Whoever said holidaying with a toddler, or 15 month old to be specific, would be fun can piss right off. Yes, I have made some lovely memories, snapped some amazing photos, eaten some beautiful authentic food and lived the French dream for a little; but my god…EFFORT.
I didn’t think I/we were a stickler for routine but on reflection of how smoothly everything runs with one, it certainly makes life bearable. A month ago before embarking on holiday my thoughts on routine felt like we were just going through the motions to see out another day, hopefully without too many child meltdowns. How I was so silly to think a holiday and no routine would be easy AND enjoyable. *Insert Family Fortunes incorrect answer ‘X’ klaxon*. The phase ‘Same shit, different location’ springs to mind.
Whilst enjoying the interchangeable micro climate of Ile de re, I made a few observations that should be noted if you’re jetting away avec kids this summer:
Airports. A new, exciting experience for any child that has not be on an aeroplane before. Summed up, practically a giant expanse of space they want to explore every corner of. We knew the key to Hux at least sitting still on our short 90 minute flight was to burn all his energy in the departures lounge. Armed with a set of reigns, I was the parent clocking up miles on the pedometer. Things to watch out for when weaving your child through hundreds of holidaymakers; bottles of spirits precariously stacked in the duty-free. People eagerly running to closing boarding gates and super smooth slippery floors. An added bonus of travelling with a child is you seem to be ushered to the front of all queues – exploit this as much as possible!
Foreign Food. France isn’t known for truly exotic food but any destination is a change from food at home. We weren’t going to force snails down his throat or indeed beef tartar but even the bread tastes different and boy did he play up to this. Uninterested in anything we seem to put in front of him Hux’ diet all holiday consisted on cheese, fruit, pan au chocolat/croissant, ice cream and surprisingly olives. My point, do not expect your child to eat as they do at home.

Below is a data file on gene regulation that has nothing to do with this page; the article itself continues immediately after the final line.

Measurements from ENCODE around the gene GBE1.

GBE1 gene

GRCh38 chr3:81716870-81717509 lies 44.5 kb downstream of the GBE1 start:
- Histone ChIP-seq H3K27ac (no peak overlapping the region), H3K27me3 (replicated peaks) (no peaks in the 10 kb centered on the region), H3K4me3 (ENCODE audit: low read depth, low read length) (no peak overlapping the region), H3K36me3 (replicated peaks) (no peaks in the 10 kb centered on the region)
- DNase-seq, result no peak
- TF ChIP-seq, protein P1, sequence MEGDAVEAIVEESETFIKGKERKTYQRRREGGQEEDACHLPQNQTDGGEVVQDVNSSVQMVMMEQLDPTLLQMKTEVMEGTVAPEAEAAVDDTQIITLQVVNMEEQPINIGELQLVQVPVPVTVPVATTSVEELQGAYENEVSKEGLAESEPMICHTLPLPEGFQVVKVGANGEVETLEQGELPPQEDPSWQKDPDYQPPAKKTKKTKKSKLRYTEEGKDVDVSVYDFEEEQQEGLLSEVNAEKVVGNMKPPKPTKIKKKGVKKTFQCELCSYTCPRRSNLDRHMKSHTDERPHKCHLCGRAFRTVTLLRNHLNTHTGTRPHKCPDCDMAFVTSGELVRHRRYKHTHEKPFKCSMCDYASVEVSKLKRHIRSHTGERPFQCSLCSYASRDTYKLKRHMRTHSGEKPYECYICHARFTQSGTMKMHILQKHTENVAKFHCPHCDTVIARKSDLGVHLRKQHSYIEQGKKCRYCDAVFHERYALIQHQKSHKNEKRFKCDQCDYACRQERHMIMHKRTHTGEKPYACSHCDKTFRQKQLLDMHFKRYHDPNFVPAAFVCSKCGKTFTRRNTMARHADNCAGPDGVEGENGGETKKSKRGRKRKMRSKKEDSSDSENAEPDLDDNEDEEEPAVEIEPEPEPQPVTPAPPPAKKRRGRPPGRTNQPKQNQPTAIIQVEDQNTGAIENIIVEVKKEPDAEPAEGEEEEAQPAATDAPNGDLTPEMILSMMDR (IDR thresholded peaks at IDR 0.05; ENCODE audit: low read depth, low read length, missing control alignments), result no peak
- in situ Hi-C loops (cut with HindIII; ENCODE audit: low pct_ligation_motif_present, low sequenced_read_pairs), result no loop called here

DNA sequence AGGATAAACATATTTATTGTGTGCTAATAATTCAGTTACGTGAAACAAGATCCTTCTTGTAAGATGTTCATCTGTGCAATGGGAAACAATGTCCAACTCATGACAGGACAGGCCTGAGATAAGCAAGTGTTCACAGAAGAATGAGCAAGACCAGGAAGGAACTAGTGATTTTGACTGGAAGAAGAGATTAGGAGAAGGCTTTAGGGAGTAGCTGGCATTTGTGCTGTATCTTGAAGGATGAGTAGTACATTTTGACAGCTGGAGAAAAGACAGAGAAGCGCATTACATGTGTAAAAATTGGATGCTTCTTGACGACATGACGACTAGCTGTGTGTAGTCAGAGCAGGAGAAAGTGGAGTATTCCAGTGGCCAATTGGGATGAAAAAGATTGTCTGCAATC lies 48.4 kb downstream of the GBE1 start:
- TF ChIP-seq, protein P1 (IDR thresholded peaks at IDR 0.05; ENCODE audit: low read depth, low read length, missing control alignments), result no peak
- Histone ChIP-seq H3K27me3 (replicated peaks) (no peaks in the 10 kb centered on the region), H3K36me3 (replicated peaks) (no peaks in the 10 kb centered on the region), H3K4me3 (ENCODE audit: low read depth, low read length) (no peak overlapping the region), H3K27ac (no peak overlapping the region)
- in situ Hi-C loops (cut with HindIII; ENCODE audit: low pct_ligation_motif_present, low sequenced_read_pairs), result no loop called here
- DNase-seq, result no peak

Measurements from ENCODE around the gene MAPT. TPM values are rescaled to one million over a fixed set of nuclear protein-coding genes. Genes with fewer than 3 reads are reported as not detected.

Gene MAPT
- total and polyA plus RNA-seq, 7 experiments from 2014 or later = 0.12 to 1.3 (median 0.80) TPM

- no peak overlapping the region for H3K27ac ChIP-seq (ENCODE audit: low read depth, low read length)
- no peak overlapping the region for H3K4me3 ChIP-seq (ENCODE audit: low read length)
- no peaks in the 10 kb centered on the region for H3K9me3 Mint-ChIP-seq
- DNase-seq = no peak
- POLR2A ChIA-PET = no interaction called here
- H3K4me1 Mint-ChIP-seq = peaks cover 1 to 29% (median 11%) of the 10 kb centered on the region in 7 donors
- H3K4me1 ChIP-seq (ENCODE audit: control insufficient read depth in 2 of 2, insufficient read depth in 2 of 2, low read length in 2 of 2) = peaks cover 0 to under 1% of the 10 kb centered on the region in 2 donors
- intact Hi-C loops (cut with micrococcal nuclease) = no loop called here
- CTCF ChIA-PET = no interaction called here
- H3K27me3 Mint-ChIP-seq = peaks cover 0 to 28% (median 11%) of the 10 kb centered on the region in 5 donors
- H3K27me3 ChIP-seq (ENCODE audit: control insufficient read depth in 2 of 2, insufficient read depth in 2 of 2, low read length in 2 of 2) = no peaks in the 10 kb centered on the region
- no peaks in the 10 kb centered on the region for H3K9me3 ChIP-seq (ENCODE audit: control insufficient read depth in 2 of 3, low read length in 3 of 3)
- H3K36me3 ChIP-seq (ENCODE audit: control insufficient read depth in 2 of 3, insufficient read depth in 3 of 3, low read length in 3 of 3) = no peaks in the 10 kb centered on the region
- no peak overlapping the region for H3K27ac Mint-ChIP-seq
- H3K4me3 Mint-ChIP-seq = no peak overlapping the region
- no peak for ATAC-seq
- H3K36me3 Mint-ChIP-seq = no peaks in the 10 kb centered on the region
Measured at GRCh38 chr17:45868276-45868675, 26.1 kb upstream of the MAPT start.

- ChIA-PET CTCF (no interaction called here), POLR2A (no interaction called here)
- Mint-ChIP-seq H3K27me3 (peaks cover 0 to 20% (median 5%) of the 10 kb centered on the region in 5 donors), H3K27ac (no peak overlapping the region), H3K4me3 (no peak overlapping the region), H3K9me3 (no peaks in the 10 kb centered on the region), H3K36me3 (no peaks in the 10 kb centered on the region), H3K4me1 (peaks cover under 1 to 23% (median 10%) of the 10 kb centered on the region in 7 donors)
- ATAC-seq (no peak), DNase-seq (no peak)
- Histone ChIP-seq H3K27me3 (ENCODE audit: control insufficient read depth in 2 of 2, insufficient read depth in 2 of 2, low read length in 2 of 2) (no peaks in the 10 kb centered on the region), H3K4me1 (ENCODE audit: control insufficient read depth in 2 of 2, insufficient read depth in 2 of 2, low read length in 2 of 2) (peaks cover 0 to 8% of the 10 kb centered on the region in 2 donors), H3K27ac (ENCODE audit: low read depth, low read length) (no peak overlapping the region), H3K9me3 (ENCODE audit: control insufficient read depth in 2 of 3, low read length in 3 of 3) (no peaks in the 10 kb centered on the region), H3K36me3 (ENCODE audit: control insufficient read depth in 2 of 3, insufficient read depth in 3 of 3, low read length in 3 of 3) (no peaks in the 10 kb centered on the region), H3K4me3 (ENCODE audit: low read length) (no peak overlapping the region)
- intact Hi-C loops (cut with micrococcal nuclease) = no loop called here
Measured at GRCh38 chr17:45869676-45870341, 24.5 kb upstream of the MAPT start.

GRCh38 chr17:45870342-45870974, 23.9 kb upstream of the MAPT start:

I’m always quiet envious of foreign cultures and their late night dining with kids sitting happily at the table. Why is that so frowned upon here? Anyway that was just a side note but another thing that seemed very absent from french restaurants were high chair facilities. Where they trying to avoid children present in restaurants generally or are they gently forcing good table etiquette from an early age by making then use a chair? As you all know unless strapped down and pinned in place a 15 month old can cause absolute havoc in a restaurant. You have been warned.
Pool Rules. Firstly, ever tried to get a toddler who understands a few words to walk and not run? Especially around a tiled pool area? Thought not; it’s like they are neurologically wired to run everywhere, and slipping over banging their head 3/4/5 times a day won’t stop them. As harsh as it sounds – I give up asking & shouting because it was futile. Never has something wound me up more simply because I knew the outcome. Every effort was fruit less and to see your child in pain is uncomfortable but were does the balance lie? As a parent there will never been a relaxing moment poolside with your eyes firmly fixed on your child. My top tip: Find a beach and give your nerves a break.
Naps & Bedtime. Throw the book out of the window. Any routine here is lost the moment you step off that plane. The heat, day time activities and sleeping arrangement all accumulate to disruptive sleep all round. There is no quick and simple hack here but just dealing with it as it comes. If your child like ours has a late nap between 5 – 6.30pm, embrace it. Grab a quiet evening meal together, soak up the last of the day’s sun. It’s quite nice to have ‘late nights’ once in while – You’re on holiday after all. A personal holiday highlight was watching Hux do his thing, in the warm night air, indulging in a bottle of red with family. D’accord.
Clothes. If like my OH you wanted to pack for every possible weather outcome; don’t bother. T-shirts/vests/shorts and maybe a cardigan is all you will use. We were quite fortunate that we stayed in a private villa so the image of a nudey young boy wasn’t an issue. To be honest Hux spent the majority of his time without a nappy on which must have been lovely for him. “Airing his bits” as we use to say. However, if this isn’t an option for you, minimal clothing is a necessity. Keeping your child cool in scorching temperatures is a must, along with layers of sun cream (gets a squirty nozzle one to attack from long-range). A child with sunburn is not only dangerous but unimaginable hassle.
Here are just some of the things that as a parent was my duties to highlight to others travelling this summer. They were all issue that I hadn’t given any thought to pre holiday and definitely considerations. I am in no way trying to frighten you but just a heads up on some of the situation you may encounter.
Where are you travelling to this summer? Any destinations that were incredibly child friendly? Hit me up…